What Would Make A Prosecutor Drop Domestic Violence Charges?
If a prosecutor determines—after a thorough review of the facts and evidence in a case—that there is not sufficient cause to move forward with a charge, then they will typically drop it.
Do I Have The Right To Defend Myself In A Domestic Violence Incident?
Under the laws in Nebraska, you have an absolute right to defend yourself, and self-defense is a defense that’s commonly used in domestic violence cases. However, the force of the self-defense would have to be justified. For example, if someone hit you in the face and you responded by pulling a knife on them, then that probably wouldn’t be considered appropriate self-defense.
How Will A Prior Conviction For Assault Impact My Domestic Violence Case?
Prior convictions or charges on your record cannot be considered in the determination of whether or not it is appropriate to file charges against you. If, however, you are ultimately found guilty, then the judge would consider your criminal history when sentencing you.
Am I Allowed To Speak With My Spouse After Being Arrested On Domestic Violence Charges?
If you’re charged with domestic violence, then you will most likely have a no-contact provision with the alleged victim. It is advisable to avoid speaking to the alleged victim unless you’ve gone to court and received specific permission to do so. In some cases, speaking with the alleged victim may be allowed. For example, if you need to have access to your children, the courts might make an exception. Such exceptions should be in an order form prior to any contact so that you won’t be arrested for any violations.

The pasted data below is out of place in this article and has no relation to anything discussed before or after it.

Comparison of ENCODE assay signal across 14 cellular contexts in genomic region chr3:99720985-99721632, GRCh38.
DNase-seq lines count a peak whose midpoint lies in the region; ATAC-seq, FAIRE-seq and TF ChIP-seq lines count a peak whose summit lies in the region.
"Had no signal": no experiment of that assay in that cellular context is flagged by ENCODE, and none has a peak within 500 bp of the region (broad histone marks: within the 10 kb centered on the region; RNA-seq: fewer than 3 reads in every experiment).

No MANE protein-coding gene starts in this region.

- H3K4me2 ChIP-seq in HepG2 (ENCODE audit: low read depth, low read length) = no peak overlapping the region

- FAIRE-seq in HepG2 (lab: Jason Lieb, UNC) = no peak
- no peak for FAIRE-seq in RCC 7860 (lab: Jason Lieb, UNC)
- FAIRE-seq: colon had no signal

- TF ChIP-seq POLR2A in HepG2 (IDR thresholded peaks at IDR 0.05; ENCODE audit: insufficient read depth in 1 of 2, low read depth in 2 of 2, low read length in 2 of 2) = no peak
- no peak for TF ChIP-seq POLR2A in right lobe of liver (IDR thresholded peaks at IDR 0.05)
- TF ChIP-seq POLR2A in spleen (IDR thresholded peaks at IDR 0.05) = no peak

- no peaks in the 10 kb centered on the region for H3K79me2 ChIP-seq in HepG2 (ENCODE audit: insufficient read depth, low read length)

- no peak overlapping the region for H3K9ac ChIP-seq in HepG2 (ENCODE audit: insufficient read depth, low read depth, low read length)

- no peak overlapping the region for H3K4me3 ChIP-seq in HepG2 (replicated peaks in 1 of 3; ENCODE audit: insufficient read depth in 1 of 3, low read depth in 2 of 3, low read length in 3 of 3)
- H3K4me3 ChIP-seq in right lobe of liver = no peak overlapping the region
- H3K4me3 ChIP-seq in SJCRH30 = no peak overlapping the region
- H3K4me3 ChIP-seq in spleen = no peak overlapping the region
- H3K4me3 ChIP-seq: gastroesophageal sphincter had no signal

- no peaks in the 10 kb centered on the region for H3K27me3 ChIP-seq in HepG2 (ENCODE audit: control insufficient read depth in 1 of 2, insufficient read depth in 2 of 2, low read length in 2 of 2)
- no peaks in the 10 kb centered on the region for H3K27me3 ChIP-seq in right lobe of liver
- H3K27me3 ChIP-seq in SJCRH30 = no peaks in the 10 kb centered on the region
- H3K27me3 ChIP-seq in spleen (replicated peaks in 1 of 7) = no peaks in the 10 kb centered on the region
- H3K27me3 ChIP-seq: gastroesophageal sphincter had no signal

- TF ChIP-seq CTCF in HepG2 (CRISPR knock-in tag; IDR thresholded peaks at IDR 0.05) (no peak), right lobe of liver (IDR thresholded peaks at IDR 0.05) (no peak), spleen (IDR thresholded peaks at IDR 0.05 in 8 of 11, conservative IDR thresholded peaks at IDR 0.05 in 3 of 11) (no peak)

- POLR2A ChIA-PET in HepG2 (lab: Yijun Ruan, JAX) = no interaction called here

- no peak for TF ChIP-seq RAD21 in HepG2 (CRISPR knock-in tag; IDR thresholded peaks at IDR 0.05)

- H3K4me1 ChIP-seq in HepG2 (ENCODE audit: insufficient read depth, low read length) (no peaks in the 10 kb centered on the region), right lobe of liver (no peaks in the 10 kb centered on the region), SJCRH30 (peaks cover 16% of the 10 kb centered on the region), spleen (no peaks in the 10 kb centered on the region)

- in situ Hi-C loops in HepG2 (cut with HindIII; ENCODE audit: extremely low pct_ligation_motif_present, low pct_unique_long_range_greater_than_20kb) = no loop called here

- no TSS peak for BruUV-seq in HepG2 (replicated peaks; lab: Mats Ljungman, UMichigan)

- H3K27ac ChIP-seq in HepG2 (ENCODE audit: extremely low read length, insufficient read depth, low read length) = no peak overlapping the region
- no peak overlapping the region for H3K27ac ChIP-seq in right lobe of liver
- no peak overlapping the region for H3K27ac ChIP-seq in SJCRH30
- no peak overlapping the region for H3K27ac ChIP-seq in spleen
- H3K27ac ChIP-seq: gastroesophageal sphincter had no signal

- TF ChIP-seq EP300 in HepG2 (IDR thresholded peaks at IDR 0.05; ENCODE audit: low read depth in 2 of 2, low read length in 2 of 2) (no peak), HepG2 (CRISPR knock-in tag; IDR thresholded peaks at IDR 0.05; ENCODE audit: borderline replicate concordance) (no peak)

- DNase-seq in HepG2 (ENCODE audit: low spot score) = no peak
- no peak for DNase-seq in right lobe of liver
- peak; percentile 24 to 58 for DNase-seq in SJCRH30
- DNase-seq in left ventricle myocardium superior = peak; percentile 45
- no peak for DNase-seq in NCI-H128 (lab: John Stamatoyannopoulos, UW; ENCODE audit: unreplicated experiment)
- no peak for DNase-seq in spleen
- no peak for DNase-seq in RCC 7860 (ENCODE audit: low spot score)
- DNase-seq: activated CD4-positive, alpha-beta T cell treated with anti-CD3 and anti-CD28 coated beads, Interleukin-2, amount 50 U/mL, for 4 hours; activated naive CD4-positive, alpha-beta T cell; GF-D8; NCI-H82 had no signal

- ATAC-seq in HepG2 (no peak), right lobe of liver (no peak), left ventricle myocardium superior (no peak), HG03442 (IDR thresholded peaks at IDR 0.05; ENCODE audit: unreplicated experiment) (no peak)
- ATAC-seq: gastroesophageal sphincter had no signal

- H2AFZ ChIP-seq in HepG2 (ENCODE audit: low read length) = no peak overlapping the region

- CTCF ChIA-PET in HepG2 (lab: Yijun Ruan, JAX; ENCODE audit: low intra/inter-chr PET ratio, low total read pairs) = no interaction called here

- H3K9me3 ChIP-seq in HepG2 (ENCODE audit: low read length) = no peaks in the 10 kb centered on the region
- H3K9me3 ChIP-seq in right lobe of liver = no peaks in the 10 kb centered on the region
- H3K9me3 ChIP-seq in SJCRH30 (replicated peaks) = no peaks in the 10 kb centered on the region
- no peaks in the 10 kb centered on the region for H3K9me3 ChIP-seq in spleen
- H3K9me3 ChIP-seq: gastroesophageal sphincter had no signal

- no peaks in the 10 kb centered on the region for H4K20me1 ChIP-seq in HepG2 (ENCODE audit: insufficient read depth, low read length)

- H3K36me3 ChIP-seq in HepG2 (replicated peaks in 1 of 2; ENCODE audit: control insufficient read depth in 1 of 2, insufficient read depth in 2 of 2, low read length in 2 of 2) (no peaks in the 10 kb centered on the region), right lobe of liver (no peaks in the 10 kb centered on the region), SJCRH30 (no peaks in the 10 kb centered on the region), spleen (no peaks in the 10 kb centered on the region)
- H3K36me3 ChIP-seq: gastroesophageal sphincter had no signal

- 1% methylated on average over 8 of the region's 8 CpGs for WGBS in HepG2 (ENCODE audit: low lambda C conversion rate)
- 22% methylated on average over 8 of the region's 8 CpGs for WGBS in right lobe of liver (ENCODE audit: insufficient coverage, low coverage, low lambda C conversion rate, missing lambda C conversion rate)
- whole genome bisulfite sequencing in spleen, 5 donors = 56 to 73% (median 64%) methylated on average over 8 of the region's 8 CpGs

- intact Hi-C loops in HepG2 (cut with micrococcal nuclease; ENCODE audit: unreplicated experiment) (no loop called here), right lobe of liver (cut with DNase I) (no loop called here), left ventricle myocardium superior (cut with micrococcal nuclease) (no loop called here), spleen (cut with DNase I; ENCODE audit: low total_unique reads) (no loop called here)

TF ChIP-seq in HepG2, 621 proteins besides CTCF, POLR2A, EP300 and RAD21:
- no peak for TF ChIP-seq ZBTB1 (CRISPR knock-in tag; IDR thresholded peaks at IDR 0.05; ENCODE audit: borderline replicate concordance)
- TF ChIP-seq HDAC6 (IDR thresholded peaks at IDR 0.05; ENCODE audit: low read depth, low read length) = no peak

I Believe I Was Overcharged In My Domestic Violence Case. Should I Accept A Plea Deal?
It’s common to be overcharged. Prosecutors will often stack up multiple charges for the same offense in an attempt to get you to accept a plea agreement where they will drop or amend some of the charges and leave the others. If you feel that your charges are accurately reflected in the information presented by the prosecutor, then it would probably be a good idea to plead, but if you simply aren’t guilty and they don’t have the evidence to prosecute you, then it would be worthwhile to proceed to trial.
How Do Police Determine Who The Aggressor Is In a Domestic Violence Situation?
There is no science behind how the police determine the identity of the aggressor in a domestic violence situation. The police will look for signs of one party or the other being the aggressor. If there are clear signs that there has been a fight or that some type of violence took place, then they will have to make an arrest, and oftentimes they choose to arrest males over females. It’s just a fact of life that an individual officer may use their personal experience to make these decisions.
Is There A Cooling Off Period In Domestic Violence Cases?
There is no cooling-off period before someone gets arrested for domestic violence or decides to press charges of domestic violence. However, an officer may choose to separate the parties involved and ask whether or not the alleged victim actually wants to move forward by pressing charges.
For more information on Domestic Violence Charges Being Dropped, an initial consultation is your next best step. Get the information and legal answers you are seeking by calling (402) 235-6070 today.
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